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Adaptation kit for Omicron STM/AFM

The adaptation kit for Omicron microscopes (AKOM4) interfaces the Nanonis controller with most types of Omicron microscopes.

Adaptation kit for Omicron SPMs
Adaptation kit for Omicron SPMs

The original microscope cables connect directly to the pin-compatible interface, which makes it extremely simple to connect the control system to the microscope. The adaptation kit powers both STM and AFM pre-amplifiers and switches current and bias gains. In the case of beam deflection AFM models, the laser diode is monitored directly by the Nanonis software and the beam-deflection module displays the signals from the photo-detector. Control of inertial motors (x, y, z, mirrors and PSD) for coarse motion as well as automatic approach is seamlessly integrated in the Nanonis software and requires the Nanonis Piezo Motor Driver (PMD4).

Additionally, with the Nanonis OC4 add-on module, any dynamic AFM modes are available for all AFM models with either a regular cantilever, a qPlus sensor or a Needle Sensor.

KEY FEATURES

  • Pin-compatible with preamplifier and high-voltage cables
  • Powers all STM and AFM preamplifiers
  • Runs all STM and AFM microscope models
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MADE FOR THESE METHODS

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APPLICATION NOTES

Ultra-Low Current STM at 100fA
Ultra-Low Current STM at 100fA
Scanning at ever lower currents is an ongoing effort in the STM community. In a test run at the University of Lille, the Nanonis control system was put to test with an Omicron-1 STM to measure atomic resolution images on a Si-111 sample.
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Needle Sensor Operation in non-contact AFM Mode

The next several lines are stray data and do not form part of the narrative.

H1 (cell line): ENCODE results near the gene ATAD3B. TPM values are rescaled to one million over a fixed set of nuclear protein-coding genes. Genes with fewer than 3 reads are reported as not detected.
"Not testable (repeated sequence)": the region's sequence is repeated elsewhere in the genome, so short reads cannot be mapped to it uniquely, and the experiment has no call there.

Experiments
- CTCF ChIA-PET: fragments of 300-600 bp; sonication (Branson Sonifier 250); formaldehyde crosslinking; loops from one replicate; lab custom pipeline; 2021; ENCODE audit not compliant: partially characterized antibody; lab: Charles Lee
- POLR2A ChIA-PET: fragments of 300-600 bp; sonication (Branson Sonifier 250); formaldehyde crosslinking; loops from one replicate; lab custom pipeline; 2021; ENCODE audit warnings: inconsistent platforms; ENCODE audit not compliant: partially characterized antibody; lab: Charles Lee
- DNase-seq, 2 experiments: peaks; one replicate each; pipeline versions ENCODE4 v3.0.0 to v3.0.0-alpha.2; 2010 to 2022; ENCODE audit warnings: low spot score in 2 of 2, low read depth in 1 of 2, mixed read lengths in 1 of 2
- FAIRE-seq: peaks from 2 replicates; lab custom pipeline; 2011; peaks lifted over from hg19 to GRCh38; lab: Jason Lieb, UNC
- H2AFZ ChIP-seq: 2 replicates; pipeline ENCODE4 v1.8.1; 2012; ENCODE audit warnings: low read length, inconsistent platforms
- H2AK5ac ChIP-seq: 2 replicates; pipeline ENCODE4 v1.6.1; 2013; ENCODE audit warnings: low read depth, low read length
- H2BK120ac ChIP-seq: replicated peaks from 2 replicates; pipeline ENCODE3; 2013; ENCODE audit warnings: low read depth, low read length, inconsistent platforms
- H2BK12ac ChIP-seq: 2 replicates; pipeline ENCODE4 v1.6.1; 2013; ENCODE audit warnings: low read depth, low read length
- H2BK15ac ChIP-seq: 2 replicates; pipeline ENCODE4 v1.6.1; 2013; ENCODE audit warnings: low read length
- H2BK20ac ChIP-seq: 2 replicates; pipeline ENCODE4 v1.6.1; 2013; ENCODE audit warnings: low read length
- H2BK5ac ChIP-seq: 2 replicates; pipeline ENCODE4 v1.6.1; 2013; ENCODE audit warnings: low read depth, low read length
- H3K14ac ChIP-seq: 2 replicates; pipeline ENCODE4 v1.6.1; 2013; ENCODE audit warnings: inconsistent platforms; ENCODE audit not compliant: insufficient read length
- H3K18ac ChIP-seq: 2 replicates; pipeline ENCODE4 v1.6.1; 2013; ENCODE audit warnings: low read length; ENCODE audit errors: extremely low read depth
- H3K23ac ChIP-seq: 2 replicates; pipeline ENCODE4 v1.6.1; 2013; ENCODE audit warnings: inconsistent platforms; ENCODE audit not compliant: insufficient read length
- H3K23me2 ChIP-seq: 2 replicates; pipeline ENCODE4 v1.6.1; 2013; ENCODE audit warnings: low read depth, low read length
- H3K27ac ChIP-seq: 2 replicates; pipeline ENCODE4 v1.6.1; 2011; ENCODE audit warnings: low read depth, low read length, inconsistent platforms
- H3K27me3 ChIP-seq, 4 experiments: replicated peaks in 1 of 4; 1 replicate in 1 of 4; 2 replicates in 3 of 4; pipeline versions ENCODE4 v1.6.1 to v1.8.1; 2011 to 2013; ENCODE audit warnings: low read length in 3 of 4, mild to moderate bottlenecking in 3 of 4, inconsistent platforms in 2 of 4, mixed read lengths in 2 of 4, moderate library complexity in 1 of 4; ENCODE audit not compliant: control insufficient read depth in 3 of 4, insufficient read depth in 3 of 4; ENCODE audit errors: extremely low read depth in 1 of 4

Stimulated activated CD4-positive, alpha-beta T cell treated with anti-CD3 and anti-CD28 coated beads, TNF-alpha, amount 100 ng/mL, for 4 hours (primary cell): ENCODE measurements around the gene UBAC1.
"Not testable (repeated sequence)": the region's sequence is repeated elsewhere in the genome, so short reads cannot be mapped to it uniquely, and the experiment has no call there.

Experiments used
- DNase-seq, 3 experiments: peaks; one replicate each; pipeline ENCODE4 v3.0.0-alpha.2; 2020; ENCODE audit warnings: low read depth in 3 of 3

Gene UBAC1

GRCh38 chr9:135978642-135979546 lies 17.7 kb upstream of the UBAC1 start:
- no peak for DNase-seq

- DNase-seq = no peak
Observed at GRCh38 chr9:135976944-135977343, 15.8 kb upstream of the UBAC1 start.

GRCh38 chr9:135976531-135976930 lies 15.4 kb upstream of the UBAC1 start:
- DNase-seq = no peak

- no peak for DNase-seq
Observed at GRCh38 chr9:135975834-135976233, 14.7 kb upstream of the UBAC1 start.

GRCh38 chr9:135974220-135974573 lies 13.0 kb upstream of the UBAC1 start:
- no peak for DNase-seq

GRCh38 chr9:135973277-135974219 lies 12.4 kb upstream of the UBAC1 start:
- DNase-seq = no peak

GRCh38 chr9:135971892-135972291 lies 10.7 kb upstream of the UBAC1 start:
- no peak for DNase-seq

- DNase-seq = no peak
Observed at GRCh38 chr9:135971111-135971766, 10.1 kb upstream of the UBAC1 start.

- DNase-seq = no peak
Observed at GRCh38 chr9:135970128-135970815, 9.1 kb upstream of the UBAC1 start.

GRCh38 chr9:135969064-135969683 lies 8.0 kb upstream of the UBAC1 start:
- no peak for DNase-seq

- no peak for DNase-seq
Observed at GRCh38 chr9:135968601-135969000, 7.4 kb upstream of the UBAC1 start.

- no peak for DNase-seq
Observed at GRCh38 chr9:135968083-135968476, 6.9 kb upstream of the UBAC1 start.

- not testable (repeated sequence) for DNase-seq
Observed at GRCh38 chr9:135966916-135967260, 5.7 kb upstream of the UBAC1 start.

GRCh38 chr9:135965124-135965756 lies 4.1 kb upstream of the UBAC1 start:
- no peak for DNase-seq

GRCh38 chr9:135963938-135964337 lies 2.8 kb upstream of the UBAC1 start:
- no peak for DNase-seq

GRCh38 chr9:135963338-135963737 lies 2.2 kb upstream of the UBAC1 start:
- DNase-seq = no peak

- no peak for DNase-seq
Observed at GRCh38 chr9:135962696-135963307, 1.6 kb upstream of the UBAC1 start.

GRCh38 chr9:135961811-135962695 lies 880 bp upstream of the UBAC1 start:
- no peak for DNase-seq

Needle Sensor Operation in non-contact AFM Mode
Needle sensors are becoming increasingly popular to measure the tunneling current while not depending on the current for the distance feedback. A resonance frequency of 1 MHz insures a fast response of the sensor while interacting with the surface, but it requires a highly accurate Phase Locked Loop (PLL) to perform non-contact AFM measurements, especially with low frequency shift set points.
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Trapped 2D free e- Gas of Cu(111) withinRegular Array of QDs: STS study
Trapped 2D free e- Gas of Cu(111) withinRegular Array of QDs: STS study
Two dimensional quantum confinements at surfaces have always been a challenge for the scientists, mainly because of the difficulties to produce regular nanopatterns that can trap electronic states. One possibility of analyzing such structures is Scanning tunneling Microscopy (STM) and Spectroscopy (STS) at low temperature.
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Supramolecular Rotary Device
Supramolecular Rotary Device
For years a lot of efforts have been put on designing organic molecules whose properties can be exploited for building up artifi cial molecular devices. Together with our partners from the University of Basel and the ETH Zurich we created a specially functionalized molecule that on a Cu(111) surface does not only form a nanoporous network, but also have the right size to be nested on top of the pores.
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Feenstra Type of Spectroscopy: Making use of the Programming Interface
Feenstra Type of Spectroscopy: Making use of the Programming Interface
Spectroscopic measurements in STM are an important tool for the investigation of the electronic states at surfaces. When combined with the variable tip-sample separation technique this type of spectroscopy leads to high dynamic range, 5 to 6 orders of magnitude, in the measured current and conductance even on the semiconductor surfaces with low surface state density.
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